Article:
ARITHMETICALLY MAXIMAL INDEPENDENT SETS IN INFINITE GRAPHS

StanisÃlaw Bylka
*Institute of Computer Science*

*Polish Academy of Sciences*
*21 Ordona street, 01–237 Warsaw, Poland*

e-mail: bylka@ipipan.waw.pl

Abstract

Families of all sets of independent vertices in graphs are investi- gated. The problem how to characterize those infinite graphs which have arithmetically maximal independent sets is posed. A positive answer is given to the following classes of infinite graphs: bipartite graphs, line graphs and graphs having locally infinite clique-cover of vertices. Some counter examples are presented.

Keywords: infinite graph, independent set, arithmetical maximal set, line graph.

2000 Mathematics Subject Classification: 05C69, 05C65, 05D05.

1. Introduction and Preliminaries

*For a set X, the cardinality of X and the family of all subsets of X are*
*denoted by |X| and 2*^{X}*, respectively. For a family F of sets, let S ⊂*^{S}*F be*
*a set. S is called scattered (or strong independent) for F if no two elements in*
*S belong to the same set from F. In the literature, see [3], ”independent” for*
*hypergraphs is considered with respect to the property ”there is no F ∈ F*
*such that F ⊂ S”. We have*

*|S ∩ F | ≤ 1 for every F ∈ F.*

*S is a covering of F if every set in F has an element in S, i.e., for every*
*F ∈ F we have*

*|S ∩ F | ≥ 1.*

*We say that S is a K¨onig set of F if S is scattered for F and there exists a*
*choice function f, i.e., f : S → F such that v ∈ f (v) for every v ∈ S and*

[

*v∈S*

*f (v) =*^{[}*F.*

Here and subsequently, we use the following notation:

*• sF is the family of all scattered sets for F.*

*• kF is the family of all K¨onig sets of F.*

*Let G = (V, E) be a finite or infinite graph with vertices V and edges E.*

*Let us remark that E ⊂ 2*^{V}*is a 2-element family of vertex sets of G.*

*A graph is said to be countable if its set of vertices is countable. The*
*complementary graph of G will be denoted by ¯**G = (V, ¯**E), where*

*E = {{u, v} ∈ 2*¯ ^{V}*| {u, v} 6∈ E}.*

*A set W ⊂ V is a clique of G if the induced subgraph G[W ] is a complete*
*graph. A set W ⊂ V is an independent set (or a set of independent vertices)*
*in G if G[W ] has no edges. We will denote*

*• cG for the family of all cliques of G,*

*• iG for the family of all independent sets in G.*

Both those families of sets are hereditary with respect to the inclusion. The
*family of K¨onig sets of G is defined by the requirement that it be kcG.*

*A set F ⊂ cG is a clique — cover of edges (of vertices) of G if for every*
*e ∈ E (v ∈ V ) there exists W ∈ F such that e ⊂ W (v ∈ W ). Of course,*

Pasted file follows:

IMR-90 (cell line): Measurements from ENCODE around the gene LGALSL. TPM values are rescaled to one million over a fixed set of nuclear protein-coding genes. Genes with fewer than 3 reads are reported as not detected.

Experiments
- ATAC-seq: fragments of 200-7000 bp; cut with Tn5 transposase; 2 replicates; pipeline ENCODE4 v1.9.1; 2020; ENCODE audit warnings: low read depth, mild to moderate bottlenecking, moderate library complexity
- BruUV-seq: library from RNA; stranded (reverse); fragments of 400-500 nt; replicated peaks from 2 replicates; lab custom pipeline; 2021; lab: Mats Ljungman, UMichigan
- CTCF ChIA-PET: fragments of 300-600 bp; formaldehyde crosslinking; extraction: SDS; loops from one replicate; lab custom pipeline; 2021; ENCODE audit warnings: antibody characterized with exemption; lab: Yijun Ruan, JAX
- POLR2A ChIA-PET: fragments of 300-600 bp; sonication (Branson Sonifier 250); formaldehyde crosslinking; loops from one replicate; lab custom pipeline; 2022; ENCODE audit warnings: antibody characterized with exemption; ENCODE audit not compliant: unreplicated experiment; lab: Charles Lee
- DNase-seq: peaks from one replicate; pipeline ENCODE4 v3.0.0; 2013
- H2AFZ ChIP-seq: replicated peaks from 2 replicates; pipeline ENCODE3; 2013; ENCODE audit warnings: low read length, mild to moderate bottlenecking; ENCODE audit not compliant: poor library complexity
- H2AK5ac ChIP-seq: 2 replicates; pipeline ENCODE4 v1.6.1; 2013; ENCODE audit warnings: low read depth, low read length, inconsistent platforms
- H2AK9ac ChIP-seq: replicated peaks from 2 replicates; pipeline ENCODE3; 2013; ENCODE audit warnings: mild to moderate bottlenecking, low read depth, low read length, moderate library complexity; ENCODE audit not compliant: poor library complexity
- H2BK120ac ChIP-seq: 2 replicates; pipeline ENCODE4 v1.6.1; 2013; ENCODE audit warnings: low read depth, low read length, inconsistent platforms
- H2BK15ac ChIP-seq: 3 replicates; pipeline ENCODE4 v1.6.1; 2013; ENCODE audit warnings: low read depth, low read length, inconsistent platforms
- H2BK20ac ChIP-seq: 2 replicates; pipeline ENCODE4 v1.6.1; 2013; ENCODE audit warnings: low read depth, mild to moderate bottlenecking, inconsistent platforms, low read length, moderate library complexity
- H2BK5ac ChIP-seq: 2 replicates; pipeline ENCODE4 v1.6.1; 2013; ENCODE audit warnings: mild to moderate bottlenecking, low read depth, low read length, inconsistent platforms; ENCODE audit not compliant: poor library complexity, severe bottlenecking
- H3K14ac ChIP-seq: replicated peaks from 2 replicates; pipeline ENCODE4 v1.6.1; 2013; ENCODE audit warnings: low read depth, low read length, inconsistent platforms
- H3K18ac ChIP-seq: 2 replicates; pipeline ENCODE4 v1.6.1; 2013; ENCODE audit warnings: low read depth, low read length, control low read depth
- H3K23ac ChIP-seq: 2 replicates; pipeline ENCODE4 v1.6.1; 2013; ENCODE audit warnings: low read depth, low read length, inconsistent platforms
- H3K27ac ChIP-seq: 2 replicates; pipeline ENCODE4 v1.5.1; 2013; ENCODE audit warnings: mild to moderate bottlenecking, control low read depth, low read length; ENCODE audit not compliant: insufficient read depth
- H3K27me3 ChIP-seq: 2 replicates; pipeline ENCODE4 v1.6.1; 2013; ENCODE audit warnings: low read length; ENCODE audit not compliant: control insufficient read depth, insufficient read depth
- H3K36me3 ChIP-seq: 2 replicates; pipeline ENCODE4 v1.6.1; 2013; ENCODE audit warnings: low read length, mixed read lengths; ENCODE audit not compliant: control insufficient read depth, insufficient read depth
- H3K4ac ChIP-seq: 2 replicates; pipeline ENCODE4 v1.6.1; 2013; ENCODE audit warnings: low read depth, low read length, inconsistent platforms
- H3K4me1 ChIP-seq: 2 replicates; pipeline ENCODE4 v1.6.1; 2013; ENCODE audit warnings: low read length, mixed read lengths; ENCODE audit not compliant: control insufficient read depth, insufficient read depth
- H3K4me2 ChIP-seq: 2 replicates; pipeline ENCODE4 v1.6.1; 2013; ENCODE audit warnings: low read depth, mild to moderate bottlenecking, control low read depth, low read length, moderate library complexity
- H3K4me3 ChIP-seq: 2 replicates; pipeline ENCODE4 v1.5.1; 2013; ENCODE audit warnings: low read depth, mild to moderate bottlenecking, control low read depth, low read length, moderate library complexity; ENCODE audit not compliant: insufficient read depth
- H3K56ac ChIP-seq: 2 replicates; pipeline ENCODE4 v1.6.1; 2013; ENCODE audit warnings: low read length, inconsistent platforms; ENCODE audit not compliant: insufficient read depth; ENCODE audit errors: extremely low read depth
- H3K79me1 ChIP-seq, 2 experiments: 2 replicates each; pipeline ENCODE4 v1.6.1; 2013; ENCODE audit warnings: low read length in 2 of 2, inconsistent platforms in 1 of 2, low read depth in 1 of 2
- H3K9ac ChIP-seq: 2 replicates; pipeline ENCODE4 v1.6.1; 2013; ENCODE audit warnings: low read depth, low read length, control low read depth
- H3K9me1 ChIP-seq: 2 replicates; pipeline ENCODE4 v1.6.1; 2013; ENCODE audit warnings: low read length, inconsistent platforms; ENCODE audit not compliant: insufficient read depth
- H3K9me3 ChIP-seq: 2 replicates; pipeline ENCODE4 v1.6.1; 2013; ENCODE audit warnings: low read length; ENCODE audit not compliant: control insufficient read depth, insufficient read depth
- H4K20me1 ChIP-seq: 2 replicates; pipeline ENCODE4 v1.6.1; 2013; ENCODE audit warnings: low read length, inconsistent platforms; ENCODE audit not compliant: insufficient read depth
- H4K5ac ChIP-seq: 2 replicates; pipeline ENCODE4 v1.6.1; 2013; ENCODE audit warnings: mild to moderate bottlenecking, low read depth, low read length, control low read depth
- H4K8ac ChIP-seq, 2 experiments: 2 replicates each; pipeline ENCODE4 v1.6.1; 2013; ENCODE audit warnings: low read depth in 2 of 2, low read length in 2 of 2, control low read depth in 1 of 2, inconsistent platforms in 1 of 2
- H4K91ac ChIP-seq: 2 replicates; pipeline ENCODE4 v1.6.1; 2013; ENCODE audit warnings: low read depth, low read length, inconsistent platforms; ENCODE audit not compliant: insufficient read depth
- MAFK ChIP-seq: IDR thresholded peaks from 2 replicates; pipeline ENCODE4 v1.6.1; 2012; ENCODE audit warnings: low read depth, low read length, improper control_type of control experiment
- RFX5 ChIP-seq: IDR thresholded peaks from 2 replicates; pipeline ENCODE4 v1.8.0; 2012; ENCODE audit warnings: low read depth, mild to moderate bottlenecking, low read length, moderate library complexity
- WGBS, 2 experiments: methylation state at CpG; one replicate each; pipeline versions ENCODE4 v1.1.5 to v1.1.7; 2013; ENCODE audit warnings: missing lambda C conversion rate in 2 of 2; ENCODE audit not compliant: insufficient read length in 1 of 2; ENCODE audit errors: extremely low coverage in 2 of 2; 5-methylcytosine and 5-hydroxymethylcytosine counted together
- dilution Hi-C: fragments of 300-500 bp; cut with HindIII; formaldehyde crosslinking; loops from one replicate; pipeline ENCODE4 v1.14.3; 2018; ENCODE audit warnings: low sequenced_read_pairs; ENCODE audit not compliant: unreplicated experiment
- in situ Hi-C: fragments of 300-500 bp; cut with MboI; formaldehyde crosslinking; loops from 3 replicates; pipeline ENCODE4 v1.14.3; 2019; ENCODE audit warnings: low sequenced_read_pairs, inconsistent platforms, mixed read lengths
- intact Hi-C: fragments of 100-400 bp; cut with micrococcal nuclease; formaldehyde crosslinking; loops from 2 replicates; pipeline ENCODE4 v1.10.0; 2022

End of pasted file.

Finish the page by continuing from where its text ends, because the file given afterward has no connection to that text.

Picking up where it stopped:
*both families E and cG are clique — covers of edges of G. We have*

*iG = sE = sF for every clique — cover F of edges of G.*

*For a family F of sets, we define the star of an element v ∈* ^{S}*F as the*
*subfamily of all sets of F having v as an element, with the notation:*

*St*_{F}*(v) = {F ∈ F | v ∈ F } and St*_{F}*(F ) =*^{[}*{St*_{F}*(v) | v ∈ F }.*

*The star of a vertex v ∈ V in G is defined as the star v in the set of edges*
*of G. The neighbours of a vertex v ∈ V in G is the set of all vertices of G*
*adjacent to v, with the notation:*

*St*_{G}*(v) = St*_{E}*(v) and N b*_{G}*(v) = {u ∈ V | {u, v} ∈ E}*

and

*N b*_{G}*(W ) = {u ∈ V \ W | {u, v} ∈ E for some v ∈ W }.*

We assume, without lost of generality, that considered graphs are connected.

2. Arithmetically Maximal Sets

The paper deals with a special kind of maximality which we call arithmetical
*maximality. For a family of sets F ⊂ 2** ^{X}* which consists of finite sets only, a

*set A ∈ F of maximal cardinality is called an arithmetically maximal set in*the family. This notion is generalized on arbitrary families.

*Definition 2.1. Let F be a family of sets. A set A ∈ F is an arithmetically*
*maximal set (a.m.s. for short) in F if the following implication holds:*

*if F ∈ F and A \ F is finite, then |A \ F | ≥ |F \ A|.*

*In other words, see Komar and ÃLo`s [5], A ∈ F is a.m.s. in F iff for every*
*finite set B included in A and every set C satisfying C ∩A = ∅, the following*
implication holds:

*if (A \ B) ∪ C ∈ F, then |B| ≥ |C|.*

(1)

*Of course, such A is maximal in F (with respect to the inclusion). We*
denote:

*• mF is the family of all maximal sets in F,*

*• amF is the family of all a.m.s. in F.*

Hence we have

*amF ⊂ mF*
and

*kF ⊂ amsF.*

(2)

We will consider the behavior of the family of all independent sets in a graph.

*An a.m.s. in the family iG is said to be arithmetically maximal independent*
*set (a.m.i.s.) in G. The structures of a.m.i. sets in finite graphs where*
studied in [9] and [4]. It is worth to mention, that the family of all finite
*graphs having a K¨onig set (defined as {G | kcG 6= ∅}) is not hereditary with*
respect to induced subgraphs.

Example 2.1. Let us denote by
*I** _{n}*=

(*n(n − 1)*

2 *+ 1, . . . ,**n(n − 1)*

2 *+ n*

)

*, for n = 1, 2, . . .*
and

*E*_{n}*= {{i, j} | i, j ∈ I*_{n}*, i 6= j} ∪ {{max I*_{n}*, max I*_{n}*+ 1}}, for n = 1, 2, . . ..*